Where To Find Coconut Tart In Nassau
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Whether you’re planning to serve Coconut Tart at home or satisfy your hankering at a local restaurant, we wholeheartedly recommend trying this Bahamian favourite whenever you next come across it. Some of Nassau’s best bakeries, confectioneries, and dessert menus can be found at:
Mortimer Candies – East Hill Street
Phone: (242) 322-5230
Mon-Fri, 9:00am – 6:00pm
Sat, 9:00am – 5:30pm
Sun, 9:00am – 5:00pm
Swiss Pastry Shop – West Bay Street
Phone: (242) 327-7601
Mon-Sat, 9:00am – 6:00pm
Beth’s Kitchen – Festival Place
Phone: (242) 327-7738
Mon-Sun, 9:00am – 5:00pm
The Poop Deck at Sandyport – West Bay Street
Phone: (242) 327-3325
Tues-Sun, 11:30am – 10:30pm
Café Martinique – Atlantis, Paradise Island
Phone: (242) 363-2000 ext. 63830
Sun-Mon, 6:00pm – 10:00pm
How To Make Bahamian Coconut Tart
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The best thing about Coconut Tart is that it is a very satisfying stand-alone dish, incorporating smooth, creamy coconut flavor with dense cake pastry. More often than not, you’ll find Coconut Tart served as an afternoon snack with tea or coffee. If you are serving it for dessert, however, you can dress up your plate by adding vanilla ice-cream on top of a thick, hot slice, a dollop of whipped cream or even fresh coconut shavings for garnish.
For making your own decadent batch at home, here’s a Coconut Tart recipe from Grandma Tookie in Long Island, where she still enjoys tea and tart under the coconut tree!
Sweet Dough Ingredients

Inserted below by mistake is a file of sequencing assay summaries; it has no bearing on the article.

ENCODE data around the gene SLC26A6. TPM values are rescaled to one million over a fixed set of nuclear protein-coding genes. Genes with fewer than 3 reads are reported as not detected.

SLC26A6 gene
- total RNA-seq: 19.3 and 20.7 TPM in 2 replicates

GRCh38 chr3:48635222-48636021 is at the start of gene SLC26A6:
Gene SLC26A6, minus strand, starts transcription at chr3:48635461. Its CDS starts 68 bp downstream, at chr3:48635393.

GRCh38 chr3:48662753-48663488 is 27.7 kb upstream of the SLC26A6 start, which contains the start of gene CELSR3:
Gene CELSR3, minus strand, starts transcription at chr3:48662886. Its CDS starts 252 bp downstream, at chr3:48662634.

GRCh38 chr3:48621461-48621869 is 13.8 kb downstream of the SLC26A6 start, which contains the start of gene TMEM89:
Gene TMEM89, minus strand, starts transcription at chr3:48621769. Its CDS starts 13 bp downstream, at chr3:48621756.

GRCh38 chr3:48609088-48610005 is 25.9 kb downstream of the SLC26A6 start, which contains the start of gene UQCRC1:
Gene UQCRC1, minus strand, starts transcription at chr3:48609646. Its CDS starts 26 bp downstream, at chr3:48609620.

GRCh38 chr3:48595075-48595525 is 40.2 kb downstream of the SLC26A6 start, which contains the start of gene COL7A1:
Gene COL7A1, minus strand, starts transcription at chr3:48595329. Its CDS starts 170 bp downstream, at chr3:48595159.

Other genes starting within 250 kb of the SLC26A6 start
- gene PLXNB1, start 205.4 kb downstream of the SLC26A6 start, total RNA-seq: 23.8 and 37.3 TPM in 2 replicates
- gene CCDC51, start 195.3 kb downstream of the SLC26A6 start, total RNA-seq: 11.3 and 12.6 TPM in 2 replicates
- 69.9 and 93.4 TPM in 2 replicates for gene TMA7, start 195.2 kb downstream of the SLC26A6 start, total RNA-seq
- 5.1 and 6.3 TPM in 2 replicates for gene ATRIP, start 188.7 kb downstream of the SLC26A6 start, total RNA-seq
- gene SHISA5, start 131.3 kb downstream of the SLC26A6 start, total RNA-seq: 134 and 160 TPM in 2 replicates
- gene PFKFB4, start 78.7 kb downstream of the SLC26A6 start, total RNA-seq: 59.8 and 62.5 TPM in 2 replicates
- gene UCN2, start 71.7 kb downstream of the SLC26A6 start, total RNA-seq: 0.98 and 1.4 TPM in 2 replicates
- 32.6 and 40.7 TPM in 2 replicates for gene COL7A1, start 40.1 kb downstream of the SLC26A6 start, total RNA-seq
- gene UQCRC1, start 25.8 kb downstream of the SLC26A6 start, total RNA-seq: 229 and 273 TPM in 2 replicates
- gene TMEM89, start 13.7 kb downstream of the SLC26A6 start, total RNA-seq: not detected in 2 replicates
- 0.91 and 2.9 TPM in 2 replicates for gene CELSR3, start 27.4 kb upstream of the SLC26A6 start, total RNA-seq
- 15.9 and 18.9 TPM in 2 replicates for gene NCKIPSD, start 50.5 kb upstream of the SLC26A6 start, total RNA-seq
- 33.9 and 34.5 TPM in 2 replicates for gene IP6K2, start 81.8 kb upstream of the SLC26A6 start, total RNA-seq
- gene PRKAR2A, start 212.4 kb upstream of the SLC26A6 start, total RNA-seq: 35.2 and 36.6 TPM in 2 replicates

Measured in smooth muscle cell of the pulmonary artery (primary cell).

¼ cup vegetable shortening
¼ cup butter
1 cup sugar
1 teaspoon vanilla
1 1/2 teaspoons baking powder
¼ cup milk
1 ½ cups flour
3 tablespoons water
Coconut Tart Filling
3 cups fresh coconut, finely grated
1 cup sugar
1 cup water
2 teaspoons vanilla
2 teaspoons nutmeg
Begin by preparing the coconut filling, combining all ingredients in a sauce pan over medium heat. Bring mixture to a boil and then reduce heat to a simmer for about 10 minutes or until the liquid evaporates. Let cool while preparing the dough.
To prepare the dough, combine shortening and butter until blended. Add sugar, eggs, milk, and vanilla and mix well. Next, add the dry ingredients, including baking powder and flour, and mix until the dough becomes sticky. Knead the dough until it is stiff enough to roll. Divide the dough into two balls, one for the bottom layer and one for the top. Roll out one piece into a 9×9 casserole dish. Fill the dish layered with dough with the coconut filling, and then roll the remaining dough piece on top.
Bake at 350℉ for about 40 minutes or until crust is golden brown. Let cool for 15 minutes.
If you prefer using another fruit instead of coconut, try pineapple! Just substitute the Coconut Tart Filling with four cups of fresh crushed pineapple OR two cans crushed pineapple simmered with two cups of sugar for a decadent Pineapple Tart.